Ship model rendering of a War of 1812 cutter, such as Active. Graveyard of the Atlantic Maritime Museum, North Carolina.

Ship model rendering of a War of 1812 cutter, such as Active. Graveyard of the Atlantic Maritime Museum, North Carolina.

Unlike Navy ships, revenue cutter crews could legally board merchant vessels to enforce maritime laws. This law enforcement role exposed criminal activity, such as smuggling, defrauding the government and failing to observe federal laws. Such a case occurred on Jan. 22, 1814, near Sandy Hook, New Jersey, when Active’s boarding party inspected merchant ship Fair American, which held special papers to sail for Liverpool, England. In what became a sensational story at the time, Brewster’s crew found 11 men holding no passports concealed in the ship’s cargo spaces and several men of wealth disguised as seamen. Active’s men caught others among the ship’s crew trying to destroy illegal documents. Active’s boarding party found bills, orders, and drafts for supplying the Royal Navy and the British military in Canada and the West Indies and arrested a number of passengers, including two smuggled British prisoners of war. A New York newspaper reported that the incident demonstrated “the development of a most nefarious and long continued system of smuggling, victualing the British and contravening the most imperious laws and highest interests of the country.”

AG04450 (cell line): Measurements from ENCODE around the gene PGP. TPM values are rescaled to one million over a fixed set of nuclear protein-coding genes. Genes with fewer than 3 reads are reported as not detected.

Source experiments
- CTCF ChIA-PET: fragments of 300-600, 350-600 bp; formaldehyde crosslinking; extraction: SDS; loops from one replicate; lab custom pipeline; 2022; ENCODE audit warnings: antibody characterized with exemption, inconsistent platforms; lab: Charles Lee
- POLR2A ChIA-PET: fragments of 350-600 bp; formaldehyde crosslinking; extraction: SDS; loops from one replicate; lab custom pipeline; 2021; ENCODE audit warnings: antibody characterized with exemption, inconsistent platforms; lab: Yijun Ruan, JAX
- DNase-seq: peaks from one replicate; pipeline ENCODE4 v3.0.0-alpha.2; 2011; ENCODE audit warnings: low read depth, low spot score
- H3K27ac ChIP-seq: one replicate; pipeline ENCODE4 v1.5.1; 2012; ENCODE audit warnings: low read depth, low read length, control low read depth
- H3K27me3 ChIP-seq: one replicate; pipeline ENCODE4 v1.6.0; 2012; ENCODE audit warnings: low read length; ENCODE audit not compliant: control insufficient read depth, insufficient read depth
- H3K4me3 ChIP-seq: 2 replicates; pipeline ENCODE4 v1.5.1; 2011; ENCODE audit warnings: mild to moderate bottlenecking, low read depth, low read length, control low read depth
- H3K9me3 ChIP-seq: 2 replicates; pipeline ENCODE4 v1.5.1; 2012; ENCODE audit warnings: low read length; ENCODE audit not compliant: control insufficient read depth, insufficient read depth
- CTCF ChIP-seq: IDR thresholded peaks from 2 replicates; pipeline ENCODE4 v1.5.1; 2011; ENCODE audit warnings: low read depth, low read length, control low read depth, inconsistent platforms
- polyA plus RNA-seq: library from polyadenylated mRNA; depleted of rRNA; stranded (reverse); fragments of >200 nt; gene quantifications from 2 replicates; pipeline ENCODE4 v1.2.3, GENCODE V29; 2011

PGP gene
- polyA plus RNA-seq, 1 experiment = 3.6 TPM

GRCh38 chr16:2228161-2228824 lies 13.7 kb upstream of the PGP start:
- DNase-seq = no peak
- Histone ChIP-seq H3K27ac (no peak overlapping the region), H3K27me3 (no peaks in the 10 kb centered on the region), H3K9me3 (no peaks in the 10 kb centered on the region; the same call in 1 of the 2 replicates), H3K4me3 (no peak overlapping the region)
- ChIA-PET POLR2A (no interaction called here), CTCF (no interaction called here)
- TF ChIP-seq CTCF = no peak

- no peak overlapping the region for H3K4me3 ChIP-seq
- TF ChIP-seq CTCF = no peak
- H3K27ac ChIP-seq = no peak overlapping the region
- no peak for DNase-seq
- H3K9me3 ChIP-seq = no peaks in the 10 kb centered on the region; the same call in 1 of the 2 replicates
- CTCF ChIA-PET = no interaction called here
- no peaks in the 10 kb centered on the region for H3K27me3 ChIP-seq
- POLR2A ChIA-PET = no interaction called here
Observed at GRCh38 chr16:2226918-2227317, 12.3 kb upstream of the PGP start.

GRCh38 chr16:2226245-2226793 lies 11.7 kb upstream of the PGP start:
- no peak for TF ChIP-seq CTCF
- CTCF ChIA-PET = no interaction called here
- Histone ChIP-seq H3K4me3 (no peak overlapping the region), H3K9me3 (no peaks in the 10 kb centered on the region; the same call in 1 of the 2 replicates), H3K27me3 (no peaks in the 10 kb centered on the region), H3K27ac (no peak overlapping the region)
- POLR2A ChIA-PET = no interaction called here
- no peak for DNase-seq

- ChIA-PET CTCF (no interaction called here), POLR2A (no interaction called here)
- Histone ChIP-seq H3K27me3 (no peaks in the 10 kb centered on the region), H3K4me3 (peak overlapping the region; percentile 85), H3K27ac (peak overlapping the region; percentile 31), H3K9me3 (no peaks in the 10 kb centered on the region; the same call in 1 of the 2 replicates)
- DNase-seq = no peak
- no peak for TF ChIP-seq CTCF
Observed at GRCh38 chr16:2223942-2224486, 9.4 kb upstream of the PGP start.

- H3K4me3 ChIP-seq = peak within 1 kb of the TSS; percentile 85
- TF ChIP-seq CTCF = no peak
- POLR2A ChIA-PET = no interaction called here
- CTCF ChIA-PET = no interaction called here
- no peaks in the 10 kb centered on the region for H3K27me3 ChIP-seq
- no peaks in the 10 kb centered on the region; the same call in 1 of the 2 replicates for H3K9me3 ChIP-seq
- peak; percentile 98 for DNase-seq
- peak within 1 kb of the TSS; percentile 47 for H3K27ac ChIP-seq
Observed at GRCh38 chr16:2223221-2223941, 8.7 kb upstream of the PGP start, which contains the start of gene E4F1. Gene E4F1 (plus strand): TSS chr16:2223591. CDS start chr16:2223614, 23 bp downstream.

Active and its heroic master, Brewster, demonstrated the importance of revenue cutters in wartime. In February 1815, the Army general in command of American forces in New York sent Active out to sea on her final wartime mission. She delivered papers from Secretary of War James Monroe notifying the blockading British squadron that a peace treaty had been signed and the war was over.

Cutter master Brewster remained in the service until 1816, and the cutter Active sailed until 1817. Brewster died in 1827 and was laid to rest in Fairfield Cemetery in Fairfield, Connecticut. These early cutters and men like Brewster who sailed them are part of the history and lore of the long blue line.